Coming to a patch of grass near you right now!
In the last week I’ve seen at least three pairs of Spur-winged Plovers, as I grew up calling them, taking possession of grassy verges and even the centre strip of busy Drakeford Drive. They’re starting to nest, they like open grassy areas, and have no tolerance for anyone else who might want to intrude on their chosen site.
Masked Lapwings, to use their more formal name, literally fear nothing and no-one when it comes to defending their eggs and chicks. No matter how innocently an intruder, be it human or dog, might enter their space, they will be met by a flying fury shrieking a terrifying tirade of abuse.
It’s a brave soul who can stare down a threatening plover, large, fast and loud with open yellow bill and bright red legs. Nor is it all simply bluff. On each of the ‘elbows’ of the wings is a forward-pointing bony spur (hence the name by which I best know them) which can inflict some real damage if they come into contact with your head.
Until they lay their eggs, they’re uninterested in anyone else and aren’t at all aggressive as they forage in the grass for worms and insects. In the depths of winter, they also eat seeds for their oil content. Flocks of dozens of plovers can gather on ovals or paddocks in winter to share the food.
But come August, with the morning frost still on the ground, they split up into pairs, make a simple flat bowl grass nest and let their hormones take over.
When the eggs hatch after about a month, the fluffy mottled brown-and-white chicks are led away by their parents into the safety of long grass where they can hide. Then to everyone’s relief, they wind back the aggression.
Plovers are among the few species which benefitted from European settlers with their pasture lands, and later ovals, nature strips, golf courses and aerodromes. These expanses of short grasses were seemingly made for Masked Lapwings, and they took advantage of it with enthusiasm (not that you’re likely to detect any gratitude of course).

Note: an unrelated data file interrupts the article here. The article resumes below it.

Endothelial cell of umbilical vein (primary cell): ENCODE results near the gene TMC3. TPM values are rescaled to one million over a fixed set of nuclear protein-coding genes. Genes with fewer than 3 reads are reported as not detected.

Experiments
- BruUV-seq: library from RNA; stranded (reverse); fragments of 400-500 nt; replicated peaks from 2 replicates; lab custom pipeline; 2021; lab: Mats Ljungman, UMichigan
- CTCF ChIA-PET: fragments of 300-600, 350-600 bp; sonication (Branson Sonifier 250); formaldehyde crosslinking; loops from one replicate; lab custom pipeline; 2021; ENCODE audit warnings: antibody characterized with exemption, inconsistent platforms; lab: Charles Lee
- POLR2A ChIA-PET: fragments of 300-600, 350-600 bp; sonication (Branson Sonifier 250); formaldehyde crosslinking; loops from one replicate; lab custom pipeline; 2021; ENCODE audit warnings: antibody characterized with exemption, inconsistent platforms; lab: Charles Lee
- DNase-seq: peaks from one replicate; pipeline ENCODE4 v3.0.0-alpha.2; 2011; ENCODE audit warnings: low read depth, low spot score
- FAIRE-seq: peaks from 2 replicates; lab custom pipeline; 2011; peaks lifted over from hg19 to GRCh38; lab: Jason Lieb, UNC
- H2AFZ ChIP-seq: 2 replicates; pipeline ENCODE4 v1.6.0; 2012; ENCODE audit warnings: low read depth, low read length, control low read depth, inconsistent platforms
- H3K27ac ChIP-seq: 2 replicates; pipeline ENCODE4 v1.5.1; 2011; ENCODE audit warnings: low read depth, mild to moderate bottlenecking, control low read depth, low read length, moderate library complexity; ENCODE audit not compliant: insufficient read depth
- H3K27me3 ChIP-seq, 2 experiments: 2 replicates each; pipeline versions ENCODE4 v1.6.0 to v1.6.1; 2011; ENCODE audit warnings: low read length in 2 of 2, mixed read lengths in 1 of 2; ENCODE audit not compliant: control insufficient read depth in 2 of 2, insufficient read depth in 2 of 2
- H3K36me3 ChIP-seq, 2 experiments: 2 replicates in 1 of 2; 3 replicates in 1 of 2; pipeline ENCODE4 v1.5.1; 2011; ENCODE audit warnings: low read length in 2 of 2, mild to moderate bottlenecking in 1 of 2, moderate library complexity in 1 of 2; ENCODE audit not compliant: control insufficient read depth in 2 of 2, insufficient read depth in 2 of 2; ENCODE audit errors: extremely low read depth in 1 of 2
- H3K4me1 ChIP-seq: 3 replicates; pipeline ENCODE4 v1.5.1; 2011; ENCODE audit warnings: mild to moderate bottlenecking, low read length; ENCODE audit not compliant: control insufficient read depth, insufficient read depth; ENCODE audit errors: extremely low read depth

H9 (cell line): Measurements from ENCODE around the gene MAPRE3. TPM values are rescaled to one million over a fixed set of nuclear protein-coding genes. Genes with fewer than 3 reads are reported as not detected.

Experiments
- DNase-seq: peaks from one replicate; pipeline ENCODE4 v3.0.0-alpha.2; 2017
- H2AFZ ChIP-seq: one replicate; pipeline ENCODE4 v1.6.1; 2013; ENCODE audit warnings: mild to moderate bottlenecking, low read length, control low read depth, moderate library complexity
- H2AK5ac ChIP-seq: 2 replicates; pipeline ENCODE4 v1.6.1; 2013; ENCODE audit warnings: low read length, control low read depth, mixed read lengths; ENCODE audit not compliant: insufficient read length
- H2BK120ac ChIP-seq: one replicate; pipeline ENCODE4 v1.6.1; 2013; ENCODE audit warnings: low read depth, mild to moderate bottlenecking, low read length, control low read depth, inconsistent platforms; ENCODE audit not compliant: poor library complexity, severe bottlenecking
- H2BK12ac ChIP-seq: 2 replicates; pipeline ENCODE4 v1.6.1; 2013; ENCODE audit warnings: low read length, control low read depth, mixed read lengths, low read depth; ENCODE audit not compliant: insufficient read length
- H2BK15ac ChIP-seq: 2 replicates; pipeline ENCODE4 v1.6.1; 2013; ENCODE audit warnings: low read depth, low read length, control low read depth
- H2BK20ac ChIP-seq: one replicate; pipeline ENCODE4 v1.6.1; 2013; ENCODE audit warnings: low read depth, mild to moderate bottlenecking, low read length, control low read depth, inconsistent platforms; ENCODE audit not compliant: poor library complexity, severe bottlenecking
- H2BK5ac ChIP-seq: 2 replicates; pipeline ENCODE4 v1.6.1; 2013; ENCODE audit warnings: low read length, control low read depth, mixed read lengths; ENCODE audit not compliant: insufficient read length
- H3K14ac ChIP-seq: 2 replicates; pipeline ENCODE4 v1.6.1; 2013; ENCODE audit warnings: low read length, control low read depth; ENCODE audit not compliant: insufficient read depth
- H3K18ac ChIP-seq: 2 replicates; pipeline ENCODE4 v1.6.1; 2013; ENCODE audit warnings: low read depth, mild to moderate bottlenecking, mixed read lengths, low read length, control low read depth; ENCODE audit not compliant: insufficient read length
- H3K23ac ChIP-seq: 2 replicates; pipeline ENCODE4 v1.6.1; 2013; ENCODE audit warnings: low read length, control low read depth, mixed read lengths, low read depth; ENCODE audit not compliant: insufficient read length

In northern Australia another race of Masked Lapwings, with no spurs but big yellow fleshy face wattles, was separated from the southern birds we know. If nature had been left to take its course, they would eventually have evolved into a separate species, but we rarely allow nature’s ways to proceed uninterrupted.
With the provision of open grassy areas that are part of our way of life, the southern lapwings spread north, eventually meeting their long-forgotten relations around Townsville where they interbred.
The same habitat changes have enabled them to extend their range north into New Guinea, south into Tasmania and across the Tasman Sea to New Zealand. They are among the most familiar and commonly encountered birds in the most populated parts of Australia.
Most plovers (and dotterels as we tend to call the smaller species) are shore birds. But some species, including the lapwings, have moved inland and are no longer dependent on water, though the Masked Lapwings are not usually found too far from it. Some lapwings paddle in pools or swamps for food and others may be found on rocky platforms at the coast.
Meantime, be aware of the Canberra lapwings which may be nesting in almost any flat grassy areas (though they have also been known to nest on flat roofs) and give them some space. If you don’t, they’ll demand it soon enough! It won’t be long though before their chicks will have left the nest and the parents cease to be such terrors.
Ian Fraser is a Canberra naturalist, conservationist and author. He has written on all aspects of natural history, advised the ACT Government on biodiversity and published multiple guides to the region’s flora and fauna.